John Wadham, Chair, United Kingdom’s National Preventive Mechanism, Ninth Annual Report 2017-2018, published 29 January 2019.


  • Did you know? In 2017-2018 UK NPM inspectors carried out at least 1,580 inspections across the UK.
  • Did you also know? Dedicated UK NPM volunteers made at least 66,053 monitoring visits throughout the year to prisons, young offender institutions, immigration detention facilities, police custody, court custody and to observe escorts.
  • Do you know who is undertaking these functions in Canada?

Yet if you think that all is fine in UK-based custodial settings, then please think again. The UK NPM’s 2017-2018 Annual Report paints a less-than-flattering picture of an array of detention settings in the country, as the following excerpt aptly reveals:

“… the risk of ill-treatment for those detained in settings across the UK has, if anything, increased since last year. NPM members this year continue to report concerns that detainees are not being held in safe and decent conditions. There were serious concerns about safety in a number of prisons and detention centres in England and Wales. We have discovered poor physical conditions and conditions not fit for purpose, and excessive or improper use of restraints on some of the most vulnerable detainees – including children and young people, those in mental health detention and those detained pending deportation from the UK.”

But this is exactly why the United Kingdom needs an effectively functioning National Preventive Mechanism under the OPCAT, now nearly 10-years into its existence. For very similar reasons, it is high time that Canada ratifies the OPCAT and institutes such an independent oversight mechanism too.

Unless, of course, you think that the conditions and treatment of persons held in detention in Canada are so much better than in the UK? If so, how can we really know?

Canada has been promising to ratify the OPCAT since 2006. That time is now.


Learn about the OPCAT process in Canada.

Read more about the UK National Preventive Mechanism’s Ninth Annual Report 2017-2018.

Why Oversight of Detention Matters

Find out more about the activities of the UK’s NPM.

Posted by mp

UN Committee on Migrant Workers – Draft General Comment No. 5 on Migrants’ Right to Liberty and Freedom from Arbitrary Detention

Migrant workers and members of their families often suffer severe human rights abuses with respect to immigration control measures, in particular those who are undocumented, including mandatory detention, being detained under punitive conditions, separating families, detaining children, barriers in accessing legal remedies, inhumane conditions, and lack of access to necessary services, in particular for vulnerable categories of migrants.

The main goal of General Comment No. 5 is to provide authoritative guidance to States in implementing their obligations under the Convention on the Protection of the Rights of All Migrant Workers and Members of Their Families regarding the right to liberty and freedom from arbitrary detention of all migrant workers and members of their families.  This general comment will also assist States in implementing relevant commitments contained in the Global Compact on Migration, as well as assist other stakeholders with advocacy initiatives in this context. The general comment will focus, inter alia, on the following:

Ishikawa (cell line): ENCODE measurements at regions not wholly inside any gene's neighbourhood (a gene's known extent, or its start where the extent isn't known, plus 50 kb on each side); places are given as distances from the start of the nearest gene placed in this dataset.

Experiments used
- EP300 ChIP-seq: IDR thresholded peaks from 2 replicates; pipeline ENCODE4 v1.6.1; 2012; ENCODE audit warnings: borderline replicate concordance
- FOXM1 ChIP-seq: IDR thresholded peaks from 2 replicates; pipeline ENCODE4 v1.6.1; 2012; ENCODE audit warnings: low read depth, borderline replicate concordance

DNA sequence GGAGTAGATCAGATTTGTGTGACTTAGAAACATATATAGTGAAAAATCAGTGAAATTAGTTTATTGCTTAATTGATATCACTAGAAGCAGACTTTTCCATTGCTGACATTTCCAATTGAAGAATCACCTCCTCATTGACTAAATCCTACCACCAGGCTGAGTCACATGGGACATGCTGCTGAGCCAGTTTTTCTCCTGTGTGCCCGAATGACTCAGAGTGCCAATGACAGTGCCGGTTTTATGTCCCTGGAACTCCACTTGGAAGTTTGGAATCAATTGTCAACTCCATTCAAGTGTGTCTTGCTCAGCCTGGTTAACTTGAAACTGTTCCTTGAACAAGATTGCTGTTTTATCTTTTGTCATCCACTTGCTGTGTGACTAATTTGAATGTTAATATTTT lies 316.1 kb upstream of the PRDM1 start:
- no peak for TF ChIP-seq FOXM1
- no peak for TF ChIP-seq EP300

…   
If detention is exceptionally resorted to consistent with the above standards, independent and regular monitoring of the detention conditions should be ensured in practice.

(Please see the original Concept Note for the full list of issues).

Excerpt from CMW Draft General Comment No.5 Concept Note and Call for Inputs, available here.

Even though Canada is neither a State Party to the Migrants Convention nor the OPCAT, Canadian human rights actors can still submit their comments on this important issue.

Stakeholders are invited to provide inputs to this initiative through a questionnaire by 1 April 2019, which can be found in English here. Submissions can be made in English, French or Spanish.

CMW
No title by David Johnson (2009).

Learn more about the Global Compact for Migration, adopted on 10 December 2018 at the intergovernmental conference held in Marrakesh, Morocco.

Read the UN Committee against Torture’s recommendations on immigration detention in Canada from 7 December 2018.

Explore the University of Oxford’s Faculty of Law Border Criminologies paper on monitoring immigration detention.

Find other detention monitoring tools and guides under Other Resources.

Posted by mp

Why So Secret? Justice Canada’s OPCAT Consultation Questions

Frequent visitors to the Canada OPCAT Project website may recall that we tried in 2018 to obtain a copy of Justice Canada’s legal analysis of the country’s potential accession to the OPCAT. In response to an Access to Information & Privacy Request filed in June 2018 Justice Canada released just 41 pages of a 281-page report, mostly in a highly redacted format.

Not to be outdone by ministerial opacity, the Canada OPCAT Project combed over these slim pickings to discover that Justice Canada had written to Canada’s provinces and territories in September 2016, seeking their views on potential accession to the OPCAT.

Listed below are the OPCAT-related questions which Justice Canada had put to the country’s 10 provinces and 3 territories.